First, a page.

The man had such a variety of wounds that Eli thought of the activity-station toy his little sister had started to outgrow. Components to satisfy each of your infant’s senses—something scratchy, something soft, something squishy, something shiny, something that rattles. The burn scars on the first-aid instructor’s gnarled hands, a knot the size of a doorknob on his shin, two parallel lines like staples slashing his left eyebrow, the missing pinkie finger on his right hand. He’d said earlier in that hour, “You name it, I’ve done it” after telling them about striking his own kneecap with an axe. When Caroline Wilcox asked what kind of axe, the first-aid instructor said “felling axe” and proceeded to tell them that he had that axe, along with three others, in the back of his truck if they wanted to see later. Kids raised their arms. Moms raised their eyebrows.

When he’d demonstrated the Heimlich, or what he called the “belly thrust maneuver,” on Malcolm Fishbane, he’d leaned back as he thrusted his joined hands into Malcolm’s belly cavity, and so lifted poor Malcolm into the air on the fulcrum of his own belly. After, Malcolm folded his arms protectively over his middle, and he hadn’t removed his arms since.

When the first-aid instructor had demonstrated saving a drowning person by throwing them a lifesaver, he’d smacked Kyle Pierce, his volunteer victim for that round, in the mouth with that lifesaver. Kyle’s eyes went wide. Then his face crumpled and reddened. The first aid instructor looked at him, confused. “Grab the lifesaver,” he said. “Grab the lifesaver! Grab the lifesaver!”

To the guy’s credit, Eli guessed, he probably didn’t see the lifesaver smack Kyle in the face. He’d been looking at the rest of them, talking so fast you’d think Kyle really was drowning and there was no time to spare. One thing you could say for this guy was he was frantic with his enthusiasm for saving lives. His mantra was it’s better to do something than nothing at all. He said it over and over with each new demonstration. So, when Kyle said, “You hurt me,” Eli didn’t think the first-aid instructor understood what the heck Kyle was talking about. Also, though, Eli didn’t think the first-aid instructor would have cared if he had understood. He might have still said exactly what he said: “Suck it up, buttercup!” This was a phrase Eli’s dad said from time to time, like when Eli didn’t want to eat the chunky onions in his spaghetti sauce or he didn’t want to go to basketball practice. Even though Eli’s mom had explained that a buttercup is a flower, Eli always pictured a chocolate peanut-butter cup. Only he pictured a melted, smushed chocolate peanut-butter cup retrieved from the tight sliver of a jean pocket.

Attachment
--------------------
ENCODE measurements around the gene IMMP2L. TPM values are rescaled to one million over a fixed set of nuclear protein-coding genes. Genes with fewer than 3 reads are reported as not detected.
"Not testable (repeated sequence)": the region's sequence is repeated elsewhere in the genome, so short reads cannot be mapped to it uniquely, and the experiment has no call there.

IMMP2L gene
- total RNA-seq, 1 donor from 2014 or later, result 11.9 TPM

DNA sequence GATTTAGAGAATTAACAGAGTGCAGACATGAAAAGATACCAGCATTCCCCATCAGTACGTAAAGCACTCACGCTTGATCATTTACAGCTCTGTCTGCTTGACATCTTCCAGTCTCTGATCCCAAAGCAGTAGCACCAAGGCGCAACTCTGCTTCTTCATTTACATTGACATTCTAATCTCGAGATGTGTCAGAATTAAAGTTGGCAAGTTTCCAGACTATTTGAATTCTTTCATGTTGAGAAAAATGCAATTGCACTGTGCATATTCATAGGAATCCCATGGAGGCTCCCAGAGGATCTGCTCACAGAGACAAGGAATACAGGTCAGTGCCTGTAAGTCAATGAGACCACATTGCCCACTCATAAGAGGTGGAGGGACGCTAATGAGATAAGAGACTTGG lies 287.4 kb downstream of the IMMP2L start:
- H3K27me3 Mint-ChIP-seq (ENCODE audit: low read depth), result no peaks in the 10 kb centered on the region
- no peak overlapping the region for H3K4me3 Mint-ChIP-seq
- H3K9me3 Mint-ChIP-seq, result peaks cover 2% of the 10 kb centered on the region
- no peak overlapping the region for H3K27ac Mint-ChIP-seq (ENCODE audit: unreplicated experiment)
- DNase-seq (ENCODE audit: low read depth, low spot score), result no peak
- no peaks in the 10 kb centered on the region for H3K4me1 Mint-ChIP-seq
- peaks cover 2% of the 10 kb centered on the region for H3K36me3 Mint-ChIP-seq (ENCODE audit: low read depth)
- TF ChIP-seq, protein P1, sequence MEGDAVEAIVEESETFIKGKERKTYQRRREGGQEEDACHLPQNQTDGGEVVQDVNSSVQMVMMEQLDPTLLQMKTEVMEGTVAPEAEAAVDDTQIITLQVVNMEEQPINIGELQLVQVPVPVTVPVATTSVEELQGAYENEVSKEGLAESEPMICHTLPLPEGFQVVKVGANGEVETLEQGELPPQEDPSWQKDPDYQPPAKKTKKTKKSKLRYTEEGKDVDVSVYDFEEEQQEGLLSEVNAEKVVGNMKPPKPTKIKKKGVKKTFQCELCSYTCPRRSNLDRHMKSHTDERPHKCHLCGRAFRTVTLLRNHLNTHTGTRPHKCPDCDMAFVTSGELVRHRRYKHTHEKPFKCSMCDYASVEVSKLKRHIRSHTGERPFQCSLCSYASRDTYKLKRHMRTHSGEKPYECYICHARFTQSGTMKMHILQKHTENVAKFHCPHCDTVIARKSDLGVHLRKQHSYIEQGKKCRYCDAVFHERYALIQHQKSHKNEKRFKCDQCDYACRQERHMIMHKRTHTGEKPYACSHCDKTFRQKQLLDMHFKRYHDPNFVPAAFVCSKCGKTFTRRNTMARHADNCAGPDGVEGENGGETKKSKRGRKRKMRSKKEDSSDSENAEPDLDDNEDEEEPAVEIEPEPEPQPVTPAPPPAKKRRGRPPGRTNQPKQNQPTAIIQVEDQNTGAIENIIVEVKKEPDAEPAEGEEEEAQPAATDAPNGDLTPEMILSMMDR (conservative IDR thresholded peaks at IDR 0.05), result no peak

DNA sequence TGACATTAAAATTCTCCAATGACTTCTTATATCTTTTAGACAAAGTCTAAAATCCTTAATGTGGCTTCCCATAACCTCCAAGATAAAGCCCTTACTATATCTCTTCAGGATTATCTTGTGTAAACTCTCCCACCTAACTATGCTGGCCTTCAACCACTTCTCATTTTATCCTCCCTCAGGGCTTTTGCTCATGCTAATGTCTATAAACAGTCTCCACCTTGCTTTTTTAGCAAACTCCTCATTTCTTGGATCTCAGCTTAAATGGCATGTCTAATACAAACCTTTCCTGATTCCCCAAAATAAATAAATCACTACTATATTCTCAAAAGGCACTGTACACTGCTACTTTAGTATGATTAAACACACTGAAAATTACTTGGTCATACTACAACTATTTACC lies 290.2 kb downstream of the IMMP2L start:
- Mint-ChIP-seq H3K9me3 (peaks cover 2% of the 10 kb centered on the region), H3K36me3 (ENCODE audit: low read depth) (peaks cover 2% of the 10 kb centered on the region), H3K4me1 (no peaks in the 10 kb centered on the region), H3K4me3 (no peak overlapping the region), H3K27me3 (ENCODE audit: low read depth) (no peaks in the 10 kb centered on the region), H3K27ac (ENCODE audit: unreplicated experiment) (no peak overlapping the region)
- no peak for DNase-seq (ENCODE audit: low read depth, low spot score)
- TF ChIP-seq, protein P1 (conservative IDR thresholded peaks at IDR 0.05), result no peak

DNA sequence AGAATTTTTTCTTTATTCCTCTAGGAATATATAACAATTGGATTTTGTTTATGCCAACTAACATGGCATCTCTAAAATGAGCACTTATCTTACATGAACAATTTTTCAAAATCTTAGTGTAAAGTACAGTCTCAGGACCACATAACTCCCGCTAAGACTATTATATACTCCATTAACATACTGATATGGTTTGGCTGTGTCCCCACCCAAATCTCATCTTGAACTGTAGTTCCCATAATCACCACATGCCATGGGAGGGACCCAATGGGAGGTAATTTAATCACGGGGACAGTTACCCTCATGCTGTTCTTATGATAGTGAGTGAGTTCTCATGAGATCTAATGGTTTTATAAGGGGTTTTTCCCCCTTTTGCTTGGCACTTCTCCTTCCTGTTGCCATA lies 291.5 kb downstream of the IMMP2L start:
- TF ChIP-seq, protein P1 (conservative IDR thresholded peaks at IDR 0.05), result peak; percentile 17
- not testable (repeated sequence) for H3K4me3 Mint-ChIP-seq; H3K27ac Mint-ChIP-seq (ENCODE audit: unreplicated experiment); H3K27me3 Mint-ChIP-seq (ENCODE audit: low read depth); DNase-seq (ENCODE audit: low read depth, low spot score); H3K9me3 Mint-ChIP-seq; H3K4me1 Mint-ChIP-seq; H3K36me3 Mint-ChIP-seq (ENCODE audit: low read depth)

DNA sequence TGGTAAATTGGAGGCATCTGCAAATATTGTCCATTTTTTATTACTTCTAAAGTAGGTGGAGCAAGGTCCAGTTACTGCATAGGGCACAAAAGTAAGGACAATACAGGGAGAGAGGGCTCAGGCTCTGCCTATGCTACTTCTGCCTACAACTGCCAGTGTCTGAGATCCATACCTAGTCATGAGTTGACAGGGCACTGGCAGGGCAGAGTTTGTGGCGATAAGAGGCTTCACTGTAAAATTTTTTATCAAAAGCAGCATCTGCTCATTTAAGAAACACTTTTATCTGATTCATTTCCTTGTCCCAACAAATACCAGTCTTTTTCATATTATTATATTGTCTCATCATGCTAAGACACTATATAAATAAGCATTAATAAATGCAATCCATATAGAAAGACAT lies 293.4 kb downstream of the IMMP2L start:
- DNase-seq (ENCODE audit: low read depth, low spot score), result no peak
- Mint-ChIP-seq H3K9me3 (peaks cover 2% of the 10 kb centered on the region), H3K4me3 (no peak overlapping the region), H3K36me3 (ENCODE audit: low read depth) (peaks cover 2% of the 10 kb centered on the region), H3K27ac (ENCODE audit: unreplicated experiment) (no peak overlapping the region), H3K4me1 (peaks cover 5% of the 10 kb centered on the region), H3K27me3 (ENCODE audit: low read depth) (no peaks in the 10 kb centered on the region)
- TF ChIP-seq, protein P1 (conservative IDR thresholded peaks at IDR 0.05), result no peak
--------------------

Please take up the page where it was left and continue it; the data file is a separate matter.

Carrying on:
Needless to say, Kyle did not grab that lifesaver.

Also, nobody else volunteered to be the first-aid instructor’s victim after that.

But victims they became, nonetheless. The first-aid instructor pointed kids out and called them forward. Sometimes he grabbed one of them from behind like when he took Gus’s shoulders into his meaty hands and commanded him to lie down and act unconscious.

Even though the guy didn’t actually breathe into Gus’s mouth, and said as much aloud—“Because he’s breathing, I’m not actually going to perform mouth to mouth on him. I’m going to demonstrate by blowing to the side of his mouth”—anyone could see Gus was uncomfortable with how close the first-aid instructor’s red-cabbage head was to his face. Gus lay so still, like prey hoping that if it didn’t move, a nearby predator wouldn’t see it.

Eli thought again about that poor mouse his cat had brought in the house, the look of terror in its eyes. When the cat dropped it on the floor, the mouse didn’t move except to quiver in place. The creature literally shook with fear. To Eli’s horror, his dad had laughed. Then, seeing the look on Eli’s face, his dad said, “I don’t think the situation is funny. It’s just that the way that mouse is shaking is kind of funny, you have to admit.”

Finally, the first-aid instructor finished with Gus. He stood up. He moved on to reviewing the steps of CPR.

When everyone’s attention but Eli’s had left Gus, Gus scrambled to rejoin the circle of kids sitting around the first-aid instructor, only he kind of hid behind Cory Schaefer, the biggest kid in the group.